Compared to the more episodic, formally loose surrealism of Luis Buñuel’s earlier work, The Exterminating Angel is almost austere. The film’s narrative conceit, of a bourgeois party whose guests discover they can never leave, limits the action to a single location and forces the drama to play out in the snowballing changes in the characters’ relationships. Buñuel baits his satiric trap patiently, opening in the mansion of Edmundo Nóbile (Enrique Rambal) as servants prepare for their master’s soirée prior to ducking out en masse before the aristocrats arrive. Edmundo barely notes the absence of the servants, other than to keep tabs on who to fire and replace later. The upper-class characters’ dependence on the servants is quickly reflected in their baffling, metaphysical inability to leave the parlor where they gather.
Even before things go terribly awry, the dinner party illustrates the inherent conflicts among the guests. Seated at a gigantic table, the attendees split into clusters, each group gossiping about the others. This nascent tribalism explodes when no one can leave, and an entire system of decorum collapses in snowballing fashion. It starts slowly, with Edmundo and his wife, Lucía (Lucy Gallardo), scandalized that their sweat-soaked guests would take off their jackets in violation of the usual social dress codes, but the breakdown of order increases rapidly, from guests using expensive vases as chamber pots to full-on demolition as some of the more panicked individuals hack through a wall to access a water pipe. An old guest dies and is quickly shut in one cupboard, and later, a couple offs themselves in another. The frame, initially composed in elegant master shots, gives way to tighter, more claustrophobic compositions, and the film’s editing becomes more jagged.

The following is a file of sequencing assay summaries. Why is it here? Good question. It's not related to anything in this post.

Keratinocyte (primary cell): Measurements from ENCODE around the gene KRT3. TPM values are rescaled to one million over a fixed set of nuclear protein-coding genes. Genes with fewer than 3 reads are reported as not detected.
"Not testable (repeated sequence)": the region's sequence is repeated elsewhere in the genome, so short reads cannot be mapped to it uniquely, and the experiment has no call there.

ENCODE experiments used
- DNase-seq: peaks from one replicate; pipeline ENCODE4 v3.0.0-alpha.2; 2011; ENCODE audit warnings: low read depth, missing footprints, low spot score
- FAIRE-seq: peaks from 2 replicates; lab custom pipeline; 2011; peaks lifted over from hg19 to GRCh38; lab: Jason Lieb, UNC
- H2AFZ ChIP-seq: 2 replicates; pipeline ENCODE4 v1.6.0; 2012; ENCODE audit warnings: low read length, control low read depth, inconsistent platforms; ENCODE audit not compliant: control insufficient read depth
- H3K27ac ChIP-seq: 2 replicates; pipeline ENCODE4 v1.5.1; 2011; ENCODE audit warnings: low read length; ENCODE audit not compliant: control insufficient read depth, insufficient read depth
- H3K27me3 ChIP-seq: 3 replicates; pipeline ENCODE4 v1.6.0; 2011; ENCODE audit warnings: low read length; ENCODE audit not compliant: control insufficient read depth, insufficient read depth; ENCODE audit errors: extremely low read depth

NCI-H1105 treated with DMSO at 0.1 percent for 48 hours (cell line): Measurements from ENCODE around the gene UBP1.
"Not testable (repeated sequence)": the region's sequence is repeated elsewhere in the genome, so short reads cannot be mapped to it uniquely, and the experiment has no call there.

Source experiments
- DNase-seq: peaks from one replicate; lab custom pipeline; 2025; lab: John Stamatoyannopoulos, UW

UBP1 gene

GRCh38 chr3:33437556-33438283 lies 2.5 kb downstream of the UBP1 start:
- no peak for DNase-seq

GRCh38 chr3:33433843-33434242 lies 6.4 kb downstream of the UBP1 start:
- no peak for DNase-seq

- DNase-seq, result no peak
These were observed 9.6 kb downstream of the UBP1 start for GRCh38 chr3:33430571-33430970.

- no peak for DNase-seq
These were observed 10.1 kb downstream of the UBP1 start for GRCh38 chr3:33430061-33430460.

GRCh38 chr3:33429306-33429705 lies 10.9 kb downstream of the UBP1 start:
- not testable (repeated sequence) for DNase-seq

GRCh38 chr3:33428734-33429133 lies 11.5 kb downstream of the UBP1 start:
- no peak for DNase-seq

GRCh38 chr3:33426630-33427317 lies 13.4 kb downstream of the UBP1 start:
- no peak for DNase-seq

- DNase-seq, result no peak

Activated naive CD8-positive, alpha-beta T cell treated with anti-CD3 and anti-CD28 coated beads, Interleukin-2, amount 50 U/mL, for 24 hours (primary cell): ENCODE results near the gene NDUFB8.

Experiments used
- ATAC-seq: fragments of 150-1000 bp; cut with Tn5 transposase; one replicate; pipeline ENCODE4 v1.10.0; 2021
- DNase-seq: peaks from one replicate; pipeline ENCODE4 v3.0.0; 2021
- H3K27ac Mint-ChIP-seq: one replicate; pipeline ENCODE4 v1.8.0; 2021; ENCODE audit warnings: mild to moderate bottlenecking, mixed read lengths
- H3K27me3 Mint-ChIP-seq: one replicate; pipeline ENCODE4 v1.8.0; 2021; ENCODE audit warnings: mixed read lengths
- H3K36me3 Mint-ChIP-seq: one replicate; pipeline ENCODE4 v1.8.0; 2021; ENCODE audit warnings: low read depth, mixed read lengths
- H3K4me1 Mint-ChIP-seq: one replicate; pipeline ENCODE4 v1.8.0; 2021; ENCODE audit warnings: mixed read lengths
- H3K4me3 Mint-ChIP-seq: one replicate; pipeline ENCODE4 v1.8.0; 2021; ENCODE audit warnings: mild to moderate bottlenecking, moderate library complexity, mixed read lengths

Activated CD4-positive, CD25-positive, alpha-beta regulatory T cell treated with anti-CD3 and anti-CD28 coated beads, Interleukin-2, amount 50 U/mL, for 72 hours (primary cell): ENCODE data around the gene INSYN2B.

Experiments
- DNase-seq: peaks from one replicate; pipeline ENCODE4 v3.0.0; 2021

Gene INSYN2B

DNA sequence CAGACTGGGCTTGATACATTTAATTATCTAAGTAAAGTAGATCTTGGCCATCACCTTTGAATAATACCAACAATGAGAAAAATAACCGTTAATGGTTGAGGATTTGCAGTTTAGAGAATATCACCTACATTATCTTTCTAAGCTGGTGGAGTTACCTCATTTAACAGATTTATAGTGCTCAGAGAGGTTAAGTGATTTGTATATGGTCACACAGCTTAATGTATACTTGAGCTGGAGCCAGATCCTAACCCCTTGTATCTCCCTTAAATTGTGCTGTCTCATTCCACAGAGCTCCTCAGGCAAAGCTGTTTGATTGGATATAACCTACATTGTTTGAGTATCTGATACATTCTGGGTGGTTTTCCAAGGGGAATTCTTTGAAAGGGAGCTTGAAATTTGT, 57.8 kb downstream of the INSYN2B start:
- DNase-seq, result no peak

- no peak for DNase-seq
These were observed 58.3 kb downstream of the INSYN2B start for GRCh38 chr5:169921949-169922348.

Buñuel indulges his more abstract side in a series of hallucinations that the guests suffer. A cello bow becomes a saw, while a hand skitters along the floor. The filmmaker’s symbolism is anything but subtle, particularly in the invocation of sheep as fodder for both the voracious bourgeois guests and, in the last scene, a church that offers no respite for the civil unrest that erupts outside. Buñuel’s blackly comic The Exterminating Angel depicts a society so in thrall to its power structures that revolution can only come about through supernatural means. Only when the world becomes a trap can anyone see the cage, and it’s no wonder that the final shot retreats from revolt into one of those ensnaring spaces for safety.
The Criterion Collection's high-definition transfer marks an expected improvement over the studio's 2009 DVD release, but the lack of a full restoration is glaring in places. Numerous instances of damage are endemic to the source print, such as faint lines and scratches. Textures are soft and occasionally flat, though contrast levels are stable and the film's medium-gray palette remains consistent throughout. Overall, it's a strong transfer for a disc prepared from an older source. Audio levels are soft but clear, with dialogue dominating the film's first half and the rising sounds of pandemonium as the group of people at the center of the story descends into chaos in the second half. Both aspects of the soundtrack are well balanced.
A feature-length documentary, "The Last Script: Remembering Luis Buñuel," examines Buñuel's peripatetic life with the help of his eldest son, Juan Luis, as well as the filmmaker's recurring screenwriting collaborator, Jean-Claude Carrière. The two visit many of the locations where Buñuel lived and filmed, and the breadth of their physical journey mirrors the vast artistic terrain the director traveled. Less essential are two brief interviews, one with actress Silvia Pinal about her work with Buñuel, another with Mexican director Arturo Ripstein on the influence of Buñuel's work on Mexican cinema. There's also a booklet with an essay by Marsha Kinder that places the film within the context of Buñuel's early work, as well as excerpts of interviews with the filmmaker conducted between 1975 and 1977.
Luis Buñuel’s satiric masterpiece ushered in the director’s mature period, and Criterion’s solid Blu-ray ably preserves its cold beauty, though the film could do with a proper restoration.